The single Offshore zone includes all offshore waters within the Wet Tropics NRM marine region. It extends east from the boundary of the mid-shelf water to the boundary of the Great Barrier Reef Marine Park, and is bordered north and south by the Wet Tropics NRM marine region.
Water quality in the Offshore zone is less affected by plumes of sediments, nutrients and pesticides from river discharge than the inshore zones due to its distance from the land. The boundary is typically a minimum of 20 km from the mainland. The closest point to the Offshore zone boundary is Cape Kimberley, just north of the Daintree estuary (approx. 14 km from the mainland).
The Offshore zone includes numerous coral reefs, 15 of which are included in the offshore coral surveys for the Report Card. Unlike the inshore zone where coral reefs often occur in the shallow fringing waters of continental islands, the coral reefs in the Offshore zone predominantly grow on limestone platforms that are relics of past phases of reef growth. These coral reefs provide habitats for an immense diversity of organisms including hard and soft coral species, ascidians, bryozoans, molluscs, fish, turtles and marine mammals.
The diagram below shows the detailed results for each indicator by year. Click on the timeslider to see data from previous years.
The overall water quality grade in 2016-17 for the offshore zone is ‘very good’.
Water quality grades are based on water quality guideline trigger values established for the waters of the Great Barrier Reef Marine Park that, if exceeded, identify the need for management responses.
The guidelines are not targets or assessments of pollutant loads entering the marine environment. The results are from remote sensed water quality indicators of offshore waters sourced from the Marine Water Quality dashboard provided through the Bureau of Meteorology.
The water clarity score of 99.3 (‘very good’) in the Offshore zone is comprised of a total suspended solids (TSS) score.
The chlorophyll a score in the Offshore zone is 99.6 (‘very good’).
These grades have remained consistent with those of 2014-15 and very little change in the scores have occurred.
The overall coral grade in 2016-17 for the Offshore zone is 64 (‘good’).
Intense and extensive mass coral bleaching events occurred in early 2016 and again in early 2017, as a result of unusually high sea temperatures. This affected reefs in the Wet Tropics offshore marine zone.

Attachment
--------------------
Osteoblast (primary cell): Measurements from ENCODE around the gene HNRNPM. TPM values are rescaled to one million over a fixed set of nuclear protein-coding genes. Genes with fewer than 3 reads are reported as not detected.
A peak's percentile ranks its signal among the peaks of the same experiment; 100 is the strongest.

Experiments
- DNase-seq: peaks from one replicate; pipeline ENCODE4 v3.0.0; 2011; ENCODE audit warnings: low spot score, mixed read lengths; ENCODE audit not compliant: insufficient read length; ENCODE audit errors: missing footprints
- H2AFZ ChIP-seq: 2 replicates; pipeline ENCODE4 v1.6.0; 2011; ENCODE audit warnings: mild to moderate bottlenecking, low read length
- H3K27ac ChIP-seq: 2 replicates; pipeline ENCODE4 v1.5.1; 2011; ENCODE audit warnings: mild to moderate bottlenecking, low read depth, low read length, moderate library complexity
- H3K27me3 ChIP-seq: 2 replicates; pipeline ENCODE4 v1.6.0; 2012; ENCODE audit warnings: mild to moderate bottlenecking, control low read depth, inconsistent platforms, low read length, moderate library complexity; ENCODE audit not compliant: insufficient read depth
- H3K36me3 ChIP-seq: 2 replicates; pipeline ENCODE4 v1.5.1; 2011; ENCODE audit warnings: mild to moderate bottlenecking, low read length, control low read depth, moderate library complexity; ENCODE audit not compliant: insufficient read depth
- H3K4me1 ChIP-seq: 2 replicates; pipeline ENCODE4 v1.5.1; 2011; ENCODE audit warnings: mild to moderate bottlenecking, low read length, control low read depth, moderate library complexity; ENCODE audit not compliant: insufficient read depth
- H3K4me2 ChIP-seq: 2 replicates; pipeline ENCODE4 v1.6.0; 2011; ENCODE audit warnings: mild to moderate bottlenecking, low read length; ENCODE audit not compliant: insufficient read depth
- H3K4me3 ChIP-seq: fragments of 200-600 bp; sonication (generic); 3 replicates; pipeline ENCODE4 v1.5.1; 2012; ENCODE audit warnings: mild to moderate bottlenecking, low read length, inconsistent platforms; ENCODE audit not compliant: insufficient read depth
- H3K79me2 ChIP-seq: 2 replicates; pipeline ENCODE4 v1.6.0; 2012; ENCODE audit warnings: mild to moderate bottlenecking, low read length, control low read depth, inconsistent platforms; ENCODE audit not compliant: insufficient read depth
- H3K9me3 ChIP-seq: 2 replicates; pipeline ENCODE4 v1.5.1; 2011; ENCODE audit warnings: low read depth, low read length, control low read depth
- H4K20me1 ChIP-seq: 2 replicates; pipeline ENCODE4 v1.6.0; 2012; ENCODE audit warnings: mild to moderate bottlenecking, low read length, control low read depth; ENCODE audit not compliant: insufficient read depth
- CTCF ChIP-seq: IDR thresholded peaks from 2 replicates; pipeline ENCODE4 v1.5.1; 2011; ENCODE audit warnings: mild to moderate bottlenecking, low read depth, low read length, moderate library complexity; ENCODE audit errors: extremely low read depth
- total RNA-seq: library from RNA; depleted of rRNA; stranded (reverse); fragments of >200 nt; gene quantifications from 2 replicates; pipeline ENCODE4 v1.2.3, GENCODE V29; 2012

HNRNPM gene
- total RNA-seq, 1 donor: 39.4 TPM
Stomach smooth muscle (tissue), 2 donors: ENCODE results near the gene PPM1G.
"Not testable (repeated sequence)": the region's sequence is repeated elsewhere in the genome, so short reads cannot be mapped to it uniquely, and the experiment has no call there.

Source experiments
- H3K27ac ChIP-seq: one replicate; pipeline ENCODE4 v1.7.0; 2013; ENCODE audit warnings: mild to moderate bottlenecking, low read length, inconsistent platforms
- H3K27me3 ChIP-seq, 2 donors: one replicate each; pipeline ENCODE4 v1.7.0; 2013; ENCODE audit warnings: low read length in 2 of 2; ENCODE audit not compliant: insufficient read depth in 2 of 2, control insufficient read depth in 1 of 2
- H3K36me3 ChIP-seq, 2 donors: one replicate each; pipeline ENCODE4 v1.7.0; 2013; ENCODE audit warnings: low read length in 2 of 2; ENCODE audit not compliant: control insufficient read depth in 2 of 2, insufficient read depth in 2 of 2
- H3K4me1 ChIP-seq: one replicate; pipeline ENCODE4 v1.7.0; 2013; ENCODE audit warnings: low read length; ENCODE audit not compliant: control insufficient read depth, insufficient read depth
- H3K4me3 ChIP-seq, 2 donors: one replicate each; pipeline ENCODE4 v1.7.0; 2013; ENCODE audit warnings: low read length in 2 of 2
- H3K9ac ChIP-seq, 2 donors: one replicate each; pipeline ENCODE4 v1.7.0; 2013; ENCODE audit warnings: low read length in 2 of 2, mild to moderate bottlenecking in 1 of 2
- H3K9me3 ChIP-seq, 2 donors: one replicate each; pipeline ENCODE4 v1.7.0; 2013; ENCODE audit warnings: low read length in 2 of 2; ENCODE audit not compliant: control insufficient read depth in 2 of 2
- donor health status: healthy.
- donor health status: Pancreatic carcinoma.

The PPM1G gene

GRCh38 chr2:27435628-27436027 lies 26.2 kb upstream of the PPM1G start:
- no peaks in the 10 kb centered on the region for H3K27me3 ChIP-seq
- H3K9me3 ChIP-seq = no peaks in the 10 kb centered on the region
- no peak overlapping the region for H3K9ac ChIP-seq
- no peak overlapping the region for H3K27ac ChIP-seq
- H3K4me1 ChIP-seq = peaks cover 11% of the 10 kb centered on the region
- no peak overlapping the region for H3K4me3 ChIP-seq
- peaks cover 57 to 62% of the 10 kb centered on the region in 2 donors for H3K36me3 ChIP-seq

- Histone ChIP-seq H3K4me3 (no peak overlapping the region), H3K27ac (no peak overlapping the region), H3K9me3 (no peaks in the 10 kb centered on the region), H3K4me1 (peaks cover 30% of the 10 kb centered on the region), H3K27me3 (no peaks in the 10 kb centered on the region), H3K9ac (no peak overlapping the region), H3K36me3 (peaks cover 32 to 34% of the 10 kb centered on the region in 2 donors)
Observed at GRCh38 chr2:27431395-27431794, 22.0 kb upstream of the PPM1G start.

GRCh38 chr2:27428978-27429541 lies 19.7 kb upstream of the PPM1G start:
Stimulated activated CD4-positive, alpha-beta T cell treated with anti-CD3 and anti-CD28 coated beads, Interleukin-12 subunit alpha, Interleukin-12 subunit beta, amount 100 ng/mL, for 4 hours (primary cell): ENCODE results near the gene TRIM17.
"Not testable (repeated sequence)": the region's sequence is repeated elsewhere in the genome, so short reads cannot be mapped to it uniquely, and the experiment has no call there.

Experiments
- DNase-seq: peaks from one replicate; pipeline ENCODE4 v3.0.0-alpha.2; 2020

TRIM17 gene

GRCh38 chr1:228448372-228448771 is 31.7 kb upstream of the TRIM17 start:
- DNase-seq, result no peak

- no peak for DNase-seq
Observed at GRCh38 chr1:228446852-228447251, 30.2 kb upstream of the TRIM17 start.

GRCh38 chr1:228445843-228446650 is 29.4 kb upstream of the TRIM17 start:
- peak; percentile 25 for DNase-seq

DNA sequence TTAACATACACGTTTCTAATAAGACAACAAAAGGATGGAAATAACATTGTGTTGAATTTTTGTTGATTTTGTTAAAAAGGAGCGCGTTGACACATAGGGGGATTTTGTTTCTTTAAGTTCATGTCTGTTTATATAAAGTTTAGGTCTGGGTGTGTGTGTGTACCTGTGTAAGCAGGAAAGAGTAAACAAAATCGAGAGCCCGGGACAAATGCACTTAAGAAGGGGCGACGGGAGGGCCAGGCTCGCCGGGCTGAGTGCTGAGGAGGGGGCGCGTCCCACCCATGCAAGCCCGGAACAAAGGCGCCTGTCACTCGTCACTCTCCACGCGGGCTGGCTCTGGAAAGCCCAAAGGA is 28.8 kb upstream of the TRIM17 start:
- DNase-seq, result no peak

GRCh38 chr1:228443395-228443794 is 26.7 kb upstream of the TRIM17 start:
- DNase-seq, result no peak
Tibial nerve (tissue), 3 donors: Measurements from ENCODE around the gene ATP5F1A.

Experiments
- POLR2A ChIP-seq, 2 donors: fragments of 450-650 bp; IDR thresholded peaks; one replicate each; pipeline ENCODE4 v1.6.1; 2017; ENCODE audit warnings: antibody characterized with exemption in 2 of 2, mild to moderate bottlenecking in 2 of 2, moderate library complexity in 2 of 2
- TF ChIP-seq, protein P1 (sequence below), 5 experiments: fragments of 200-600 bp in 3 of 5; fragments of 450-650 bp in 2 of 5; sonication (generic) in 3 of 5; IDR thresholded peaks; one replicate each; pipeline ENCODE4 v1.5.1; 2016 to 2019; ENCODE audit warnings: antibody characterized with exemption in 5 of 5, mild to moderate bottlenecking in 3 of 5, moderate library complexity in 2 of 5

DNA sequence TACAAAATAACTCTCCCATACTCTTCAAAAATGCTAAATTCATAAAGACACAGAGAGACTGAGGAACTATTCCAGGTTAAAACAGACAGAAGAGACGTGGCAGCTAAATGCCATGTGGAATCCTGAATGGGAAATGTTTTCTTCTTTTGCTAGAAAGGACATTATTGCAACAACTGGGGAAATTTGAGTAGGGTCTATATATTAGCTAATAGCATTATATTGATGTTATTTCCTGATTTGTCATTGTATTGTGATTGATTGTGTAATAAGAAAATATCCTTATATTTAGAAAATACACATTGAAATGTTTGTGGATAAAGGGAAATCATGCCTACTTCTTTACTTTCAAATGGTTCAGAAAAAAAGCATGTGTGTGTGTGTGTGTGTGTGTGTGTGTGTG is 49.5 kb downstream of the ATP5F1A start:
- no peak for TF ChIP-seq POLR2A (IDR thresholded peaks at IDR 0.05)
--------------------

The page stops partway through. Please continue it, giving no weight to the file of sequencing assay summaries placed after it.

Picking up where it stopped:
However these impacts on coral reefs events are not fully represented in the offshore coral indicators for this reporting period due in part to the survey design for offshore coral reefs. Surveys were also conducted before the extent of mortality from bleaching was evident. Therefore, the coral index score for 2016-17 does not fully reflect the impact of the 2017 bleaching event.
Coral cover on reefs in the Wet Tropics offshore zone decreased to the lowest level on record in 2012 following the impact of Tropical Cyclone Yasi in 2011, but was recovering well until 2016 (Schaffelke 2017).
Surveys of offshore reefs in early 2017 found that coral cover had declined due to thermal bleaching in early 2016 and to continuing Crown‐of‐Thorns starfish (COTS) activity in the region (Schaffelke 2017).
The coral loss from bleaching was greatest at survey sites in the northern part of the offshore zone (north of Cairns) whilst reefs to the south experienced less thermal stress. COTS were most numerous on the southern reefs.
The scores for the coral cover indicator decreased from 0.60 in 2015-16 to 0.51. The score for the juvenile coral indicator decreased slightly from 0.96 to 0.95, and the score for the coral change indicator increased slightly from 0.54 to 0.56, since 2015-16.
To reiterate, these changes in the scores under-represent the impact of the recent coral bleaching and COTS activity.
The fish index is currently under development and will be available in future report cards.
Further information on the methods used to produce the scores and grades and detailed results can be found here.